As was suggested in the findings in the previous section, race is a fundamental factor in South Africa. Indeed, the sample strongly shows that regardless of the Constitutional imperatives of equality entrenched in the Bill of Rights,241 the employment equity242 and affirmative action measures243 instituted to eradicate and redress past inequalities and unfair discrimination within the labour force, South Africa remains a deeply divided society. It is a nation still contending with the divisive colonial and apartheid legacies (Potgieter and Moosa 2018) and deep-seated hurt, biases, and prejudices (Gibson 2015) and this was strongly evident in the sample of social media misconduct decisions.244

“Hate speech” can be defined as “the use of abusive, racist and disparaging comments, words or phrases directed against particular race, religion, ethnic background, gender or sexual preference” (Cassim 2015, p. 309; Van der Merwe et al 2008, p. 444) and is expressly excluded from the general right to freedom of expression under s 16 of the Constitution of the Republic of South Africa,245 and is prohibited in terms of the Promotion of Equality and the Prevention of Unfair Discrimination Act.246 In the sample, decision-makers have been unambiguous in condemning racist hate speech in the workplace, irrespective of whether the conduct occurs on or off-duty, in person or online.247 The ‘k-word’ is the worst insult that can be brought to bear on Black persons “as it runs against the very essence of our constitutional ethos or quintessence.”248 Likewise, “boer” has been held, when spoken by a Black person towards a White individual to be as offensive as the “k-word.”249

In 59% (57/97) of the sample, social media hate speech was the primary reason for dismissal. Within these decisions, there were four categories of racialised disputes. Race is a legal and political concept in South Africa in employment equity250 and economic empowerment legislation251 namely African,252 Coloured253 and Indian254 which together constitute ‘Black people’ and Whites.255 Of the 57 decisions, 53% (30/57) where African employees vilifying White individuals, followed by 9% (5/57) of vilification by White employees towards Black people, and 7% (4/57) Coloured employees using hate speech against White employers. The remaining cases included intra-racial hate speech,256 xenophobic vilification,257 and hate speech between Black people.258 In Dagane,259 social media posts by an African police officer that he hated Whites and threatened genocide upon them260 constituted “hate speech,”261 and was deemed a fair reason for dismissal.262 A similar treatment for racial slurs inciting Black individuals to kill White persons,263 to “drive whites back to the sea .because Africa belongs to blacks,”264 and the promotion of genocide265 was held in Ngcobo266 and Booi.267 Black African employees were fairly dismissed for calling Whites people “wicked,”268 “shit pig skins,”269 “snakes and idiots,”270 and “inja”.271 A similar level of intolerance by Coloured employees posting about their White employers was also evident in the sample. In Du Preez,272 a Coloured employee was fairly dismissed for the Facebook posts “kill the boer, kill the farmer.”273 In Motloung274 the constitutional right to free speech as a defence for social media hate speech was expressly rejected.275 This sentiment that freedom of speech does not protect hate speech by employees was also specifically noted in 14% (8/57) of the decisions.276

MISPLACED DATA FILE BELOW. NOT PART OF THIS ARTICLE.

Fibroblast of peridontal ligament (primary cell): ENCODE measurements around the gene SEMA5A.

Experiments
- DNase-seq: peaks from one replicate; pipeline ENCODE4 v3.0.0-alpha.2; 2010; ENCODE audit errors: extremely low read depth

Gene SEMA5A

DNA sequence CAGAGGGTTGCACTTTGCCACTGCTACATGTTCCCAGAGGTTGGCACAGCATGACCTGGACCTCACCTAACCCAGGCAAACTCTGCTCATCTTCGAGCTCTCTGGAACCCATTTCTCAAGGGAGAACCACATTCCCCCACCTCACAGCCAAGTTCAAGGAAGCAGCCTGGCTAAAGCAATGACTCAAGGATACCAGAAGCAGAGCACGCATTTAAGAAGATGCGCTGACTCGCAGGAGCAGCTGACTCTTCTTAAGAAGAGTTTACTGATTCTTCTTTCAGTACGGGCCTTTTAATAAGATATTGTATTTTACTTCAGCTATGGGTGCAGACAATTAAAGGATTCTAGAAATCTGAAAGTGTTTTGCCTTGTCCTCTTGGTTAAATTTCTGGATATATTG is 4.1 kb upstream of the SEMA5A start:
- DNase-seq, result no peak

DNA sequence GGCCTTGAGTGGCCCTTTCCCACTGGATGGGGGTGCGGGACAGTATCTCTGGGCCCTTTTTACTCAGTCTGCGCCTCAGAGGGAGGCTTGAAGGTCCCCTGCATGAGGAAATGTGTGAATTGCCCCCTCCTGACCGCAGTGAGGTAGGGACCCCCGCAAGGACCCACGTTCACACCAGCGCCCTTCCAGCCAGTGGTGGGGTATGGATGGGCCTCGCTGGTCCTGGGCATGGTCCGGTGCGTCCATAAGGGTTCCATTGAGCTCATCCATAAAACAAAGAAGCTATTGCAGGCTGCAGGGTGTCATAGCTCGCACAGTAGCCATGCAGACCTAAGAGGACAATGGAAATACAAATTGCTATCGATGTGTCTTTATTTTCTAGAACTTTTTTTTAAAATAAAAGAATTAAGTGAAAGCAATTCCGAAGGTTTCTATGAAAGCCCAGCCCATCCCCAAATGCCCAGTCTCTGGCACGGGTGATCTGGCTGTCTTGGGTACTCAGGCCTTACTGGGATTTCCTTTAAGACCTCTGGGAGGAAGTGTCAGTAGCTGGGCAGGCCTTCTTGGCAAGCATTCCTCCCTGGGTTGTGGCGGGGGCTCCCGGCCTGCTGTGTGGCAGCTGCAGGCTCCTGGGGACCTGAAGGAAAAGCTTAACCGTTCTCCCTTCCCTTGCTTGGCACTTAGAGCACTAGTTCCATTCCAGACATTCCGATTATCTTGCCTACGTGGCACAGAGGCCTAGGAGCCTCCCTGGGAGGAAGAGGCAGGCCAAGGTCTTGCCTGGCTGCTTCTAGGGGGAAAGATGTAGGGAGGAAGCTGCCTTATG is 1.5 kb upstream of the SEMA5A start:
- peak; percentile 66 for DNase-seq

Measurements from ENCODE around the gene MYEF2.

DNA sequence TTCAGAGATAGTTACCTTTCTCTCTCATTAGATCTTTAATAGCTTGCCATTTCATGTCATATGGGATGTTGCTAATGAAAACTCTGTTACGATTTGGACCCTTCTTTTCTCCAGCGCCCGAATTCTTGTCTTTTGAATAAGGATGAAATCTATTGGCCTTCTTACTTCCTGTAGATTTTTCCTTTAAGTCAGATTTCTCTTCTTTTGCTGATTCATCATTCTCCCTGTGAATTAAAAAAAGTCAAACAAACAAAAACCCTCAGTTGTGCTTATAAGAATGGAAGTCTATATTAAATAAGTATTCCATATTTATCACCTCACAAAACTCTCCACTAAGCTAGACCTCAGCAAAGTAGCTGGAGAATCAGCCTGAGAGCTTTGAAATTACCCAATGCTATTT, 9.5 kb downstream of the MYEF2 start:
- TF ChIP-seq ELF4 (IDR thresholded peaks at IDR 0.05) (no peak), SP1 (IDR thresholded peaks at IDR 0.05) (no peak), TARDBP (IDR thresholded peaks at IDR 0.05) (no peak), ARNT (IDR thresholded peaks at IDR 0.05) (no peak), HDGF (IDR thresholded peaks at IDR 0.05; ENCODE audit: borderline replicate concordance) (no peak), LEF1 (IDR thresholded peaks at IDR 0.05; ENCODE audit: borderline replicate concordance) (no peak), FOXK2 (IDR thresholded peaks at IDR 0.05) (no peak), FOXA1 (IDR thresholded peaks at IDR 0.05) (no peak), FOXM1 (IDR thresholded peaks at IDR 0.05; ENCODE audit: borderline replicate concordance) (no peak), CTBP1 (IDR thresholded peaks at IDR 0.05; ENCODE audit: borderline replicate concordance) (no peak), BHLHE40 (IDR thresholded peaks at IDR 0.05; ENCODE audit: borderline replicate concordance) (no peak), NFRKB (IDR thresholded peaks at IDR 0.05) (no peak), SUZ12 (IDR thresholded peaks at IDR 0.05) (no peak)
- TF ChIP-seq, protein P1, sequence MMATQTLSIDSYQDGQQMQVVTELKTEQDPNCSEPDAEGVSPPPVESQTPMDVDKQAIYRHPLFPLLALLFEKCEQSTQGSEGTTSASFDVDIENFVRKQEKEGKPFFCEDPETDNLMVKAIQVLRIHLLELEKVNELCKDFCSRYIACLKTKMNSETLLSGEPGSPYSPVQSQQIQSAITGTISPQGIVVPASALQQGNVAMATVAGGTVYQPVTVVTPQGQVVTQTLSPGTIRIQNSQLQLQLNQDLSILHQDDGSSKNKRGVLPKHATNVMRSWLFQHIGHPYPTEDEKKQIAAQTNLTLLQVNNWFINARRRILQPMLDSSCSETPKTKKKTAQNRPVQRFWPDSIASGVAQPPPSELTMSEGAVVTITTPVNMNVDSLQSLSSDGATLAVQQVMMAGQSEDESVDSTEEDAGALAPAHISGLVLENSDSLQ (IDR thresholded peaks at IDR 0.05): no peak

The extent of intolerance to racialised talk on social media can be seen in Nqani,277 where an African employee was fairly dismissed for posting that his White employer was xenophobic and racist on Facebook.278 However, there were three decisions (3/30) 10% where a Black employee was successful in arguing the dismissal for social media racial hate speech about White individuals was unfair. For example in Maja279 the dismissal was not fair as the racism on the employee’s “[Facebook] profile does not exhibit a connection with the employer.”280 Likewise, in Ndhlovu,281 comments demanding “boers” to leave South Africa282 was not sufficient to justify a fair dismissal.283 In Nkala,284 the employee was dismissed for posting the statement “until we learn to unlearn killing each other and learn how to kill these white rednecks or any of the racist pigs, then we will be respected” on Facebook.285 The employees who felt aggrieved by the statement were largely White.286 The decision-maker found that the employer had acted inconsistently by not dismissing two White employees who had also made racial comments287 thereby indicating that the employer overlooked and tolerated racism in the workplace.288 Significantly, the decision-maker noted that the Black employee’s “[W]hite colleagues got away with very serious allegations of racist remarks,”289 and found the employee’s dismissal substantively unfair due to the inconsistent application of discipline and policies.290

In the 9% (5/57) of decisions where a White employee engaged in social media hate speech towards Black people, in 60% (3/5) it was held that the dismissal was fair. In Haviga,291 comments posted by a White employee towards African women stating that “half the women [in South African townships] are overweight and the other half are HIV infected,”292 warranted dismissal.293 In that decision, the employee’s Constitutional right of freedom of expression was reasonably limited by the need to protect others’ rights to dignity.294 Similarly, in Bird295 dismissal of a White employee for posting a picture of the old apartheid era South African flag with the words “Good South Africa”296 was held to be a “symbol of white supremacy over the black majority … [t]hat were oppressed during the apartheid era under this flag,”297 and was deemed substantively fair.298 However, these decisions should be contrasted with Leach299 and Cantamessa300 that were discussed in the previous section where the dismissal of White employees for racialised political comments was held to be unfair. In 40% (2/5) of the small number of decisions concerning a White employee and hate speech, the employee was successful through convincing the decision-maker that the comments were primarily political and not racist in motivation.